The greater good refers to benefits a community or society gain from implementing policies that contribute to creating a healthy safe balance for all. On March 3, we in Maine have a collective duty to keep a law which contributes to our common good in place.

Public Law 154, which eliminates philosophical and religious exemptions for student vaccinations, is the topic of Question 1. We need to vote no on this question, as only a vote of no will keep the law in place.

Before any law is put in place, due diligence surrounding the reasons why the law should be enacted are  fully reviewed and vetted by the public and policy makers who we vote into office. Public Law 154 was fully vetted and deemed to be best to protect all that live and visit Maine. This law contributes to our common good. These are the facts.

Immunizations prevent the spread of disease. Diseases like mumps, polio, measles, whooping cough are reduced and can only be eliminated through vaccination. Immunizations can and do save lives. When children are vaccinated per recommendations of our medical professionals, all members of the community benefit. For children who have true need for medical exception, Public Law 154 continues to allow for  medical exceptions.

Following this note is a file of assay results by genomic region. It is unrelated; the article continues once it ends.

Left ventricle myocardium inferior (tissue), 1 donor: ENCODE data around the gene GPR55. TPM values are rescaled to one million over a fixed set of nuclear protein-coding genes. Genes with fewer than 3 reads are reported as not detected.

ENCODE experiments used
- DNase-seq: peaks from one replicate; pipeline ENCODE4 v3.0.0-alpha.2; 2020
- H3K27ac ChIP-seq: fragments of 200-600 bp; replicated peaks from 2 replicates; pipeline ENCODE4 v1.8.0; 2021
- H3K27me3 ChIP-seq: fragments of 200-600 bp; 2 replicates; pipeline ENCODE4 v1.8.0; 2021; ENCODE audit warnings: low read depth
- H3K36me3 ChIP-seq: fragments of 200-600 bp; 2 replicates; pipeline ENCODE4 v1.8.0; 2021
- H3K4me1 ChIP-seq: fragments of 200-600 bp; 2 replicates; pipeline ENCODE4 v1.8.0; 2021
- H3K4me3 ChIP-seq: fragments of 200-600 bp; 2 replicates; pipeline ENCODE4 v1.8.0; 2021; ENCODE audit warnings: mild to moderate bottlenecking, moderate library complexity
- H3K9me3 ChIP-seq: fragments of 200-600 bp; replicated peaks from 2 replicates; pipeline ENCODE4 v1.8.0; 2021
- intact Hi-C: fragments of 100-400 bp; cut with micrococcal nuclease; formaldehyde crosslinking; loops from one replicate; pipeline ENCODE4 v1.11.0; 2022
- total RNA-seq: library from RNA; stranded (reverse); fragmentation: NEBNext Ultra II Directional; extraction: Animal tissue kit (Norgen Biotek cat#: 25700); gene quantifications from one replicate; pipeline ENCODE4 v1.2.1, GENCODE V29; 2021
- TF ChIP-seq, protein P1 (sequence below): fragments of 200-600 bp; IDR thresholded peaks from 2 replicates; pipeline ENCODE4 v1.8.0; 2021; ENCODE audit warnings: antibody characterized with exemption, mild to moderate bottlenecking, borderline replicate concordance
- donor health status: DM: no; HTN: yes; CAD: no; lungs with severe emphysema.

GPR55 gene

When people of any age undergo various cancer therapies, their immunity levels are lowered. The only protection they have  from vaccine-preventable disease is the immunity from the people around them.  As immunization rates have dropped, immunity levels have too, and diseases that were once almost unheard of are once again becoming a public health issue and negatively affecting  lives.

Vaccination rates of children had  been dropping at an alarming pace, thus Public Law 154 was enacted. On March 3, for our common good, please vote no on Question 1.

 

Joanne Booth

Oakland


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